Cancer of the cervix (cervical cancer) begins in the lining of the cervix. Cervical cancers don’t form suddenly. Normal cervical cells gradually develop pre-cancerous changes that turn into cancer. Doctors use several terms to describe these pre-cancerous changes, including cervical intraepithelial neoplasia (CIN), squamous intraepithelial lesion (SIL), and Dysplasia.
There are 2 main types of cervical cancers: squamous cell carcinoma and adenocarcinoma. Cervical cancers and cervical precancers are classified by how they look under a microscope. About 80% to 90% of cervical cancers are squamous cell carcinomas, which are composed of cells that resemble the flat, thin cells called squamous cells that cover the surface of the endocervix. Squamous cell carcinomas usually begin where the ectocervix joins the endocervix. The remaining 10% to 20% of cervical cancers are adenocarcinomas. Adenocarcinomas are becoming more common in women born in the last 20 to 30 years.
You can prevent most precancers of the cervix by avoiding exposure to HPV. HPV is a member of a family of viruses that can cause abnormal tissue growth (such as genital warts) and other changes to cells. Delaying having sexual intercourse if you are young can help you avoid HPV. Limiting your number of sexual partners and avoiding sex with people who have had many other sexual partners lower your risk of exposure to HPV. Remember that HPV does not always cause warts or other symptoms, so a person may have the virus and pass it on without knowing it. HPV can be present for years with no symptoms. It is spread through sex. HPV infection is common. About 20 million people in the U.S. are infected with HPV, and by age 50, at least 80% of women will have had an HPV infection, according to the CDC. Most women with HPV infection don’t develop cervical cancer.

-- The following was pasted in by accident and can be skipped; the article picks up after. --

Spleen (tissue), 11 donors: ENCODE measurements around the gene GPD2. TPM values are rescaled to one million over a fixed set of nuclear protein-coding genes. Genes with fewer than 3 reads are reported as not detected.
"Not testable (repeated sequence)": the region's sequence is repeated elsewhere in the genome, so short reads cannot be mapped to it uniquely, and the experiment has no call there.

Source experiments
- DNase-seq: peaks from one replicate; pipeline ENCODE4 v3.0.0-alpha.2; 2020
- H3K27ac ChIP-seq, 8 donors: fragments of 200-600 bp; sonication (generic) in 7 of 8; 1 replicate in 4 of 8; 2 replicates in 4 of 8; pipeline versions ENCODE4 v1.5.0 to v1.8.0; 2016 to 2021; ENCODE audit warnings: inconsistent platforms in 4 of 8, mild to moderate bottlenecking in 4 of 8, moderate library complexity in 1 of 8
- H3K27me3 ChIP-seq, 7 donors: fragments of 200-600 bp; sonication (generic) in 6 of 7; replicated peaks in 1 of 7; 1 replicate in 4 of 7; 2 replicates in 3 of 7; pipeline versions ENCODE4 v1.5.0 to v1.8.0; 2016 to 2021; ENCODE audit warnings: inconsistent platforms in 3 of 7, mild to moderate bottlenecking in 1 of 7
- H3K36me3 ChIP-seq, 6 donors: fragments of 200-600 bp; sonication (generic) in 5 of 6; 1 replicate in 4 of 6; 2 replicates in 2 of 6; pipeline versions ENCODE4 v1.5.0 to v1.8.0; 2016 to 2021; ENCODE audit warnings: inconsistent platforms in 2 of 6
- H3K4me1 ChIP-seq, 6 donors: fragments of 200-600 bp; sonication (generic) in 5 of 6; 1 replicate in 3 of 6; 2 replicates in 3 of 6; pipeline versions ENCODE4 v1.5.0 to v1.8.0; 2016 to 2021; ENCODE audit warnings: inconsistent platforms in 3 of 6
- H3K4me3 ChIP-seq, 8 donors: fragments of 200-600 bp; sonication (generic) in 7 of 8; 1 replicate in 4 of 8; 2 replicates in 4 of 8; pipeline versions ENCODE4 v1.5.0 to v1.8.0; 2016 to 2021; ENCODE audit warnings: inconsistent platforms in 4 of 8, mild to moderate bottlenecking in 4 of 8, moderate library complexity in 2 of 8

According to the American Cancer Society, in the US in 2006 about 9,710 cases of invasive cervical cancer will be diagnosed and about 3,700 U.S. women will die of cervical cancer. Worldwide, cervical cancer is a leading cause of cancer deaths for women. According to the FDA there are 470,000 new cases and 233,000 deaths each year.
Here are some symptoms that may be caused by cervical cancer. Other conditions may cause these same symptoms. Be sure to consult your doctor if any of the following problems occur:
Unusual vaginal discharge.
Pain during sexual intercourse.Symptoms
of advanced cervical cancer may include:
Loss of appetite
Single swollen leg
Heavy vaginal bleeding
Leaking of urine or feces from the vagina
The following procedures may be used:
PAP SMEAR: A procedure to collect cells from the surface of the cervix and vagina. A piece of cotton, a brush, or a small wooden stick is used to gently scrape cells from the cervix and vagina. The cells are viewed under a microscope to find out if they are abnormal. This procedure is also called a Pap test.
COLPOSCOPY: A procedure to look inside the vagina and cervix for abnormal areas. A colposcope (a thin, lighted tube) is inserted through the vagina into the cervix. Tissue samples may be taken for biopsy.
BIOPSY: If abnormal cells are found in a Pap smear, your doctor may do a biopsy. A sample of tissue is cut from the cervix and viewed under a microscope by a pathologist to check for signs of cancer. A biopsy that removes only a small amount of tissue is usually done your the doctor’s office. It may be needed to go to a hospital for a cervical cone biopsy (removal of a larger, cone-shaped sample of cervical tissue).